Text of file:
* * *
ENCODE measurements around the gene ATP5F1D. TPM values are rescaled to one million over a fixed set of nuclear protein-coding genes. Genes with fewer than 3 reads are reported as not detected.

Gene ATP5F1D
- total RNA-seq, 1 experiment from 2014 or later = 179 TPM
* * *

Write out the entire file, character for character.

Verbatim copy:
ENCODE measurements around the gene ATP5F1D. TPM values are rescaled to one million over a fixed set of nuclear protein-coding genes. Genes with fewer than 3 reads are reported as not detected.

Gene ATP5F1D
- total RNA-seq, 1 experiment from 2014 or later = 179 TPM